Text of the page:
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Merchants, Artisans & Literati: The Book Market in Renaissance Europe
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3/1/2019 to 3/2/2019
When: Friday, March 1, 2019
Where: Royce Hall 314
10745 Dickson Plaza
Los Angeles, California  90095
United States
Contact: Flavia Bruni

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A Conference Organized by Angela Nuovo (University of Milan – EmoBookTrade Project)

Friday–Saturday, March 1–2, 2019

https://cmrs.ucla.edu/event/book-market-in-renaissance-europe/

In this conference, organized by Angela Nuovo of the University of Milan and the EMoBookTrade Project, experts of historical bibliography, intellectual history and economic history will investigate the Renaissance book trade as the ideal marketplace where authors, publishers, merchants and readers met. In the early stage of printing, Erasmus from Rotterdam provided a vivid account of his experience with the renowned humanist and publisher Aldus Manutius. In his 1508 Adagia, Erasmus described himself torn between Aldus’s rich library and his frantic printing shop where, allegedly, Erasmus was pressured by the publisher and his craftsmen to release the last-minute drafts of his texts moments before having them sent to press.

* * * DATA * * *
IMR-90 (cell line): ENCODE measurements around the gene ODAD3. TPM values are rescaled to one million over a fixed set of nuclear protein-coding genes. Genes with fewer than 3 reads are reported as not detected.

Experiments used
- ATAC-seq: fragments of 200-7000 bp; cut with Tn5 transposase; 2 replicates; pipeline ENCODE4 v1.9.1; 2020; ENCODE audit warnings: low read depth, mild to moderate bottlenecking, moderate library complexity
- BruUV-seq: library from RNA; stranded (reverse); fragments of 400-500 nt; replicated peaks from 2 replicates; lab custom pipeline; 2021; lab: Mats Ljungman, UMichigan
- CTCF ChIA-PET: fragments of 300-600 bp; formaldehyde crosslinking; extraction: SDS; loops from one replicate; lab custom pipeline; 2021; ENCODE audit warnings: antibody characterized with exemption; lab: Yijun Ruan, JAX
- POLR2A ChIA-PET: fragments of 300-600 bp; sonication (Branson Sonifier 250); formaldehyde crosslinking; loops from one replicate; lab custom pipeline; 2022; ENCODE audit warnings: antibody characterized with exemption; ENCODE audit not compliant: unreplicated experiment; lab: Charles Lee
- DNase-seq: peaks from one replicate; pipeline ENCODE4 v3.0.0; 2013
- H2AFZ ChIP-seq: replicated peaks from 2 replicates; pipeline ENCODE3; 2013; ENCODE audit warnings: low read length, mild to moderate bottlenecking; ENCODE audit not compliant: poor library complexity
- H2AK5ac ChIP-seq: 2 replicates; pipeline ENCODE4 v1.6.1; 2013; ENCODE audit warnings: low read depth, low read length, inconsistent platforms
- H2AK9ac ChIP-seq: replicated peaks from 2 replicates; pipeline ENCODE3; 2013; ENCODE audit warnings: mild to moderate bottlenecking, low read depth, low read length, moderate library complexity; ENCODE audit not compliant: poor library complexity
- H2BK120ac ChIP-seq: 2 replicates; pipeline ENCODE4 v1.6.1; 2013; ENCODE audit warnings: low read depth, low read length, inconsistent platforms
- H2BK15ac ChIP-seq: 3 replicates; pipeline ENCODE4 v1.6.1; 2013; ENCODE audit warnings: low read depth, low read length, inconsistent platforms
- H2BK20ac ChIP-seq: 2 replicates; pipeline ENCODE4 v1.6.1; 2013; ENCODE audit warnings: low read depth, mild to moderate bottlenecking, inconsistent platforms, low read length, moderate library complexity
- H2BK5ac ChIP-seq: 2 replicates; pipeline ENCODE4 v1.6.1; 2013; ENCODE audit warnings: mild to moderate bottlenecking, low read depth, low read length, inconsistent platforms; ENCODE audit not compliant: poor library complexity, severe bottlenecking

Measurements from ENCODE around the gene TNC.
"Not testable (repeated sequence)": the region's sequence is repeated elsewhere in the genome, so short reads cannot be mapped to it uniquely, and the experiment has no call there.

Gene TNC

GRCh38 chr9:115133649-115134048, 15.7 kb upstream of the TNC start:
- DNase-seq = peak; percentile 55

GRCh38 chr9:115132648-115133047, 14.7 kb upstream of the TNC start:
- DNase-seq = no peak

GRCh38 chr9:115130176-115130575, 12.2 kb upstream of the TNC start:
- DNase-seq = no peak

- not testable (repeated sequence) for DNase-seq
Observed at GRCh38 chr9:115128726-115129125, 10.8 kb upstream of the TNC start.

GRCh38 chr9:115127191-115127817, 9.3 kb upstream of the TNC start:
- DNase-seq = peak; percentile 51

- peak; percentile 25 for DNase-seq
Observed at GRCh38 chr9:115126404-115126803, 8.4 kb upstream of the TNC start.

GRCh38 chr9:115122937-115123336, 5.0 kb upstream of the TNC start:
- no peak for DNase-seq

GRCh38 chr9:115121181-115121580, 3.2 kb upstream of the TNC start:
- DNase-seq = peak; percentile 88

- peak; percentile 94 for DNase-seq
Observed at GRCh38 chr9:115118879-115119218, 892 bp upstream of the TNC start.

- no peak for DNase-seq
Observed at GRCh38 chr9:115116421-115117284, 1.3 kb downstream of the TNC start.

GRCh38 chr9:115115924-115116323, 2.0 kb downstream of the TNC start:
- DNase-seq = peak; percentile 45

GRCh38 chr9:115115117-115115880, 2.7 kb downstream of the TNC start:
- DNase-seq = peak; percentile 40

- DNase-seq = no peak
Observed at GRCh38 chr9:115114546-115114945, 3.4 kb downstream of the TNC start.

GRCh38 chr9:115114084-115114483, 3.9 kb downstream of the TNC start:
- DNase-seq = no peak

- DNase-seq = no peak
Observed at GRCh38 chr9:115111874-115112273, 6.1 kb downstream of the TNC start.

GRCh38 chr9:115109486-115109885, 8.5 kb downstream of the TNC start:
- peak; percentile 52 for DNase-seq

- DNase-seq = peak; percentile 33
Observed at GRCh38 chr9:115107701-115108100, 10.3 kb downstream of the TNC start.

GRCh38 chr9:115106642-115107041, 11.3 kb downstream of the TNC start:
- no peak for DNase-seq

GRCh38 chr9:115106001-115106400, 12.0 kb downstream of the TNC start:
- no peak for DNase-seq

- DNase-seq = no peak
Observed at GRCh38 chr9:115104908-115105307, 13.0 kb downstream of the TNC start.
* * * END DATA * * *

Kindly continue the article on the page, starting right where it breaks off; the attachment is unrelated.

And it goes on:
Whether fictitious or real, this stresses an often-overlooked aspect of the early modern print world. Books took shape in a varied environment where intellectuals, merchants, and artisans worked side by side in the common effort to produce competitive commodities for a growing market of readers. Only recently has scholarship followed up on Erasmus’s lead to fully recognize the early modern book world as an organic system in which authors, publishers, sellers, and readers shared responsibilities in shaping content, form, and context of books. From this perspective, material features of books mingle with economic aspects, and they all merge into consideration of social, cultural and political relevance.

Advance registration is requested. No fee. Limited seating. Campus parking information is posted at main.transportation.ucla.edu/campus-parking/visitors.

The full conference program can be found on the UCLA CMRS website.

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